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There seems to be no explanation for a loud boom that startled residents and set dogs barking in the Hamilton area around 2 a.m. on Saturday. Steelmakers Stelco and ArcelorMittal Dofasco deny the sound came from their facilities, and police and fire departments say they weren’t called to any type of incident that might have been heard across the city. Residents, of course, are posting their own theories on social media. Among them? Asteroids, solar radiation storms, and something called “God’s taco night.”
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Women are the fastest-growing incarcerated population, both in Canada and around the world. When filmmakers Nance Ackerman, Teresa MacInnes, and Ariella Pahlke decided to make a documentary about why, they also decided to put the camera in the hands of the incarcerated women whose stories they were telling. On Docs podcast host Collin Ellis speaks to Ackerman about the making of the doc, and what it’s like to work collaboratively with inmates to tell stories about their lives in and out of prison.
As a global columnist for the Wall Street Journal and professor of foreign affairs at Bard College in New York, Walter Russell Read is well-positioned to evaluate U.S. President Donald Trump’s foreign affairs strategies. “Trump doesn’t so much operate from a set of principles and worked-out intellectual formulas. He has a set of instincts, so that if you watch what he does over time, you see patterns emerge,” he tells Steve Paikin in this Agenda interview. “One essence of Trump’s method is to keep the other people guessing.”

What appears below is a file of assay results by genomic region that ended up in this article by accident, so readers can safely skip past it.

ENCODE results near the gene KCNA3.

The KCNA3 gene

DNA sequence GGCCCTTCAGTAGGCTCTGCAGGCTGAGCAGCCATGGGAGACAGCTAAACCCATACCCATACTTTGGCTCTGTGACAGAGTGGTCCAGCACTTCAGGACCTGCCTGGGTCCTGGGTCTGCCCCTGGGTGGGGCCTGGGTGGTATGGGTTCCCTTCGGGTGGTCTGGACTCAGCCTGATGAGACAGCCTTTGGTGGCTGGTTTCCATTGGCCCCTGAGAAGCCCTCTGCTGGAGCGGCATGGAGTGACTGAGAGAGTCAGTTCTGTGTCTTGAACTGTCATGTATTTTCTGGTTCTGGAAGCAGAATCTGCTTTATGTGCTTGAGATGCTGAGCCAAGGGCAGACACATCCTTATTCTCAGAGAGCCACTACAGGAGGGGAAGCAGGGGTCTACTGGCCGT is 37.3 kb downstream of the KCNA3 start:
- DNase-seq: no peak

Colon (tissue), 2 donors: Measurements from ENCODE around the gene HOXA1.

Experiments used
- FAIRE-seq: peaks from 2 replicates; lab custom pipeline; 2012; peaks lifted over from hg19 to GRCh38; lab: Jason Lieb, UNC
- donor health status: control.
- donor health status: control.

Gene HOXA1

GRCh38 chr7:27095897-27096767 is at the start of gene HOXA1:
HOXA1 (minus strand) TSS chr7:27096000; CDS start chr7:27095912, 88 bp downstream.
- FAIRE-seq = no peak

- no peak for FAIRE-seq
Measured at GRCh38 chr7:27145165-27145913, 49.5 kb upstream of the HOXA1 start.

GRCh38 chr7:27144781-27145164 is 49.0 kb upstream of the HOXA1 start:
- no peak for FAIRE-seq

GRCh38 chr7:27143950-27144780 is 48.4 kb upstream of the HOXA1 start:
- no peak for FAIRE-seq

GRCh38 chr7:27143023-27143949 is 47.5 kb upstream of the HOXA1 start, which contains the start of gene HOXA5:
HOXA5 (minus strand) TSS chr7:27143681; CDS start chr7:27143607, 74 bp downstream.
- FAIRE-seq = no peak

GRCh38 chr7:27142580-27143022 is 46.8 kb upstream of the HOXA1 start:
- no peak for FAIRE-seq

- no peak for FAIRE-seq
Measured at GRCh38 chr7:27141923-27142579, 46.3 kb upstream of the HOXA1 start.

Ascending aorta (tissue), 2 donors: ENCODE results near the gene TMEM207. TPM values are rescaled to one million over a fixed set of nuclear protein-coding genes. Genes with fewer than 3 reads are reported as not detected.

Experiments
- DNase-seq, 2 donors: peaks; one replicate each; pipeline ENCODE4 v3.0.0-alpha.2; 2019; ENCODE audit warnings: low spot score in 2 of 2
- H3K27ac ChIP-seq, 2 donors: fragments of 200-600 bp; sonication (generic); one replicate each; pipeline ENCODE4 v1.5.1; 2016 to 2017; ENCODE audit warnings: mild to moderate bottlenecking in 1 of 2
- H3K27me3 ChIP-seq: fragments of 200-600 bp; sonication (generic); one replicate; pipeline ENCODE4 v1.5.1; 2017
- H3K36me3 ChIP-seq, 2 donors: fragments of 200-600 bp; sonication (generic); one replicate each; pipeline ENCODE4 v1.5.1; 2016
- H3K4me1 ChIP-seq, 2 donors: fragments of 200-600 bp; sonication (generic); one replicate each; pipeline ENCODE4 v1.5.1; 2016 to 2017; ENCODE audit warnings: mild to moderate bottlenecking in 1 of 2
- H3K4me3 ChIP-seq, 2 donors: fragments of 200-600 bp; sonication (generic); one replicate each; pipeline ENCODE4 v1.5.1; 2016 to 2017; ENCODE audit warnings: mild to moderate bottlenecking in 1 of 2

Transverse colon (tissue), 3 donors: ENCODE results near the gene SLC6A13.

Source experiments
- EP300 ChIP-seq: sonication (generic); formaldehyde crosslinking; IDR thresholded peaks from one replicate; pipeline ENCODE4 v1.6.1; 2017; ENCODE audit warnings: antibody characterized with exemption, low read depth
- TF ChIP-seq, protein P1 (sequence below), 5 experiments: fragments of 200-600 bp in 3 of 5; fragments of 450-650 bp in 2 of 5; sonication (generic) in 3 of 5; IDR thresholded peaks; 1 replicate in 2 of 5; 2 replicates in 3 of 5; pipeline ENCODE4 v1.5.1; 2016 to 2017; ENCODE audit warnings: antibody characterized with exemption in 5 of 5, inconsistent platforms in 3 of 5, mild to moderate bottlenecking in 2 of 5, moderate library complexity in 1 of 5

Many residents have fond memories of the heyday community hubs in this west Toronto suburb, such as its original bowling alley and the popular Mimicombo roller skating rink. Although most of these places are gone now, the Mimico Centennial Library is still thriving. Built in 1967, it is a much-loved resource centre and a vital connection to programs for children, seniors, and newcomers.
Earlier this week, Sidewalk Labs released plans for its smart development of Toronto’s Port Lands, a project that has proven controversial since its inception in 2016. John Michael McGrath — an admitted fan of the proposal in principle — looks at the pros and cons of the Google-owned project, from its potential boons, to housing and climate-change efforts, to concerns about privacy.
Before the Cuban Revolution, and in the nearly 60 years since, Canada maintained solid cultural, academic, and economic exchanges with the Republic of Cuba. While Canadians may still travel there without difficulty, doing much beyond local tourism has become challenging for citizens of both countries. The Agenda discusses why with Queen’s University history and global development professor Karen Dubinsky and musician Elizabeth Rodriguez.
British artist and culture critic Grayson Perry continues his exploration of identity with a look at 21st-century tribes, and why our desire to be part of a group seems at odds with the modern ideal of seeking individuality.
Think you know when Canada’s first same-sex wedding took place? It was well before 2005, when same-sex marriage was legalized across the country. As Pride Month winds to a close, take a look at this Think Again feature. It condenses years of footage from TVO’s various current affairs programs to map out the road to legalization, from a Toronto wedding ceremony in 2001, to the recognition of same-sex marriage in Ontario in 2003, to passage of the federal Civil Marriage Act in 2005.